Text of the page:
Internally, the Bruins have a total of seven unrestricted free agents, including forwards Chris Kelly, Gregory Campbell, Daniel Paille and Brian Rolston. On the defensive side, Joe Corvo, Greg Zanon and Mike Mottau are all UFAs. Goaltender Tuukka Rask and forward Benoit Pouliot are restricted free agents.
Speaking of goaltender, veteran netminder Tim Thomas has one year and $3 million remaining on his deal and there's already been speculation that the Bruins would entertain moving the 38-year-old. Chiarelli said last week that is not his intent. Rask and the Bruins have already begun contract negotiations, too. As far as Neely is concerned, both will be back between the pipes next season.
"We're very happy with our goalies," Neely said. "We have two strong goalies in both Tim and Tuukka. I think a lot of other teams are envious of what we have here. It's an area we feel pretty comfortable with."
As far as coaching and management, Neely said he was pleased with the job done by both coach Claude Julien and Chiarelli. The terms of their respective contracts are undisclosed.
"They both have term remaining on their contracts," said Neely. "I think they both did a great job this year. Claude's a very good coach and Peter's a good general manager.
"Claude's done a good job. I've seen Claude make some adjustments since he's been here and it's been a good thing. He communicates really well with his players and there's no gray area, which as a player is fantastic because you shouldn't have a gray area. He's done a really good job since he's been here."
Neely also said "to the best of (his) knowledge" the rest of the coaching staff and hockey operations staff will all be back.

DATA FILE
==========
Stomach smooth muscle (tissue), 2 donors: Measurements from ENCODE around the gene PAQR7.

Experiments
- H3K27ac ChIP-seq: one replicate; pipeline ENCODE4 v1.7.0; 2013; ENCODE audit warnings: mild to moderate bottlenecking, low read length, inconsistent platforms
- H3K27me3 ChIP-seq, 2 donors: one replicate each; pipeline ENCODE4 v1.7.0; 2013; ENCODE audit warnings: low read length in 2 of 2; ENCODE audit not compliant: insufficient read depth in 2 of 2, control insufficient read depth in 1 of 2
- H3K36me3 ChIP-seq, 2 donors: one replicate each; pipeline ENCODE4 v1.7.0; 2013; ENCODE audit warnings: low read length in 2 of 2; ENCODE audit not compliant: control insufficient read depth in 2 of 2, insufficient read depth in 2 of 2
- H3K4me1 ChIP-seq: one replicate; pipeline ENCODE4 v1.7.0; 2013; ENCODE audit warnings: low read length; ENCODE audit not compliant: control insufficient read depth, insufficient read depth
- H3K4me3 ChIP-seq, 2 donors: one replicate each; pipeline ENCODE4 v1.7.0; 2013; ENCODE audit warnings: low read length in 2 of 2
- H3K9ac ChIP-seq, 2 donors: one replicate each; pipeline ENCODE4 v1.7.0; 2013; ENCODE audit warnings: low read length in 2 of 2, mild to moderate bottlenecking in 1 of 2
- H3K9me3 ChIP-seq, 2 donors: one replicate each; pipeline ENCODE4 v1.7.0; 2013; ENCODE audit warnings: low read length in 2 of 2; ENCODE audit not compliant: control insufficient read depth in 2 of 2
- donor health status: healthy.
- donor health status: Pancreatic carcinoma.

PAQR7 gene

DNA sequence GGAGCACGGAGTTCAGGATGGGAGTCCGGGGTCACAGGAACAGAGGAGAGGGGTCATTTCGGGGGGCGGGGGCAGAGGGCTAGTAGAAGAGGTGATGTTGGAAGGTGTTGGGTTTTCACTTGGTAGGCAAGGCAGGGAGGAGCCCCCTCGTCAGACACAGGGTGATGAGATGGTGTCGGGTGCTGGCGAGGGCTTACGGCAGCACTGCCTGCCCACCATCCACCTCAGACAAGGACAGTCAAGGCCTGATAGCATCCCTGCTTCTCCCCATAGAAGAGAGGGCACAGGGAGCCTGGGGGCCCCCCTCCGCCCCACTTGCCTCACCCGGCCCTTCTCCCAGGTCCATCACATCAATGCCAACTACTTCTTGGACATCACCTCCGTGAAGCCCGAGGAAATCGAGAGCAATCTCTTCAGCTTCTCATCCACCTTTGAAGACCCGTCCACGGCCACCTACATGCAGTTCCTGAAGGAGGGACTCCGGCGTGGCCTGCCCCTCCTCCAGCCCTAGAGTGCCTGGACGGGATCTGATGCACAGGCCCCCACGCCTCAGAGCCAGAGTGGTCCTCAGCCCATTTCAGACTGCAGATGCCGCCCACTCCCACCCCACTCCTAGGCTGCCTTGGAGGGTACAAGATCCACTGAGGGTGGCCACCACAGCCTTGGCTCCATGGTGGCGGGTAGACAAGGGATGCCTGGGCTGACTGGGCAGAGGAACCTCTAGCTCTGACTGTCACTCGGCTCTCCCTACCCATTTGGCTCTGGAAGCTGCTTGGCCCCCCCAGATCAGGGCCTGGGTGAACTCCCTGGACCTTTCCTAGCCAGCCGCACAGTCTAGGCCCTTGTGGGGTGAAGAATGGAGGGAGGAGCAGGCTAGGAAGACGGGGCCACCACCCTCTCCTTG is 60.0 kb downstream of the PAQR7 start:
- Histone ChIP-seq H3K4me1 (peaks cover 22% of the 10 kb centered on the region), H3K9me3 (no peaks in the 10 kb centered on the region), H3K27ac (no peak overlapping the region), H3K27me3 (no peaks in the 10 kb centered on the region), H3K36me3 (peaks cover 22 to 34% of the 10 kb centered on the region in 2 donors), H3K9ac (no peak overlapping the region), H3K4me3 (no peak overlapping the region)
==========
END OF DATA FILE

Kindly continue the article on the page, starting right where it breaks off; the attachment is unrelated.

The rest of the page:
At the start of the afternoon news conference, Neely made it a point to thank the fans for their support again this season.
"The last few years have been amazing," he said. "The atmosphere that they bring into this building, and I've said it to our players that it's quite a privilege to play in front of these fans. They've given us support for many years and the last few years it's been tremendous.
"It's disappointing to lose out in the first round. We didn't have this feeling at all this year. It's a feeling that I don't like at all. I don't think anyone in the organization likes. I have this saying I used a lot when I was playing and dealing with injuries: My rearview mirror is broken.
"We had a great run last year and a lot to celebrate and a lot to learn from. This current season, we can certainly learn from some of the things that happened this year. I certainly hope our players, and I believe our players because of the character we have, I believe our players are going to come back really hungry at the start of training camp."
From a business standpoint, the Bruins flourished once again and Jacobs can't see that changing as long as the team continues to win.
"We've got to continue to win and continue to build a franchise," said the elder Jacobs. "The ticketing, the sales and the rest will take care of themselves. Our success on the ice has driven this to be a sellout and will continue to drive to be a sellout as long as we have a team that's very competitive, a team that can compete for the Stanley Cup."